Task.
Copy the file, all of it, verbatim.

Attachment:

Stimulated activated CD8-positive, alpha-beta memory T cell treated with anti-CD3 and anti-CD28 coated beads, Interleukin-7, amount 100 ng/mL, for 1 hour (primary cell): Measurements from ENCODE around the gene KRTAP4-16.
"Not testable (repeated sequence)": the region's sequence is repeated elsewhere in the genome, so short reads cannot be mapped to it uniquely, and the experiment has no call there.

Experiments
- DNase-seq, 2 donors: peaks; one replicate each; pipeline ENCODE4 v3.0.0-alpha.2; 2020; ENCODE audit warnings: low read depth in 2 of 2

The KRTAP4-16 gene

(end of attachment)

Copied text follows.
Stimulated activated CD8-positive, alpha-beta memory T cell treated with anti-CD3 and anti-CD28 coated beads, Interleukin-7, amount 100 ng/mL, for 1 hour (primary cell): Measurements from ENCODE around the gene KRTAP4-16.
"Not testable (repeated sequence)": the region's sequence is repeated elsewhere in the genome, so short reads cannot be mapped to it uniquely, and the experiment has no call there.

Experiments
- DNase-seq, 2 donors: peaks; one replicate each; pipeline ENCODE4 v3.0.0-alpha.2; 2020; ENCODE audit warnings: low read depth in 2 of 2

The KRTAP4-16 gene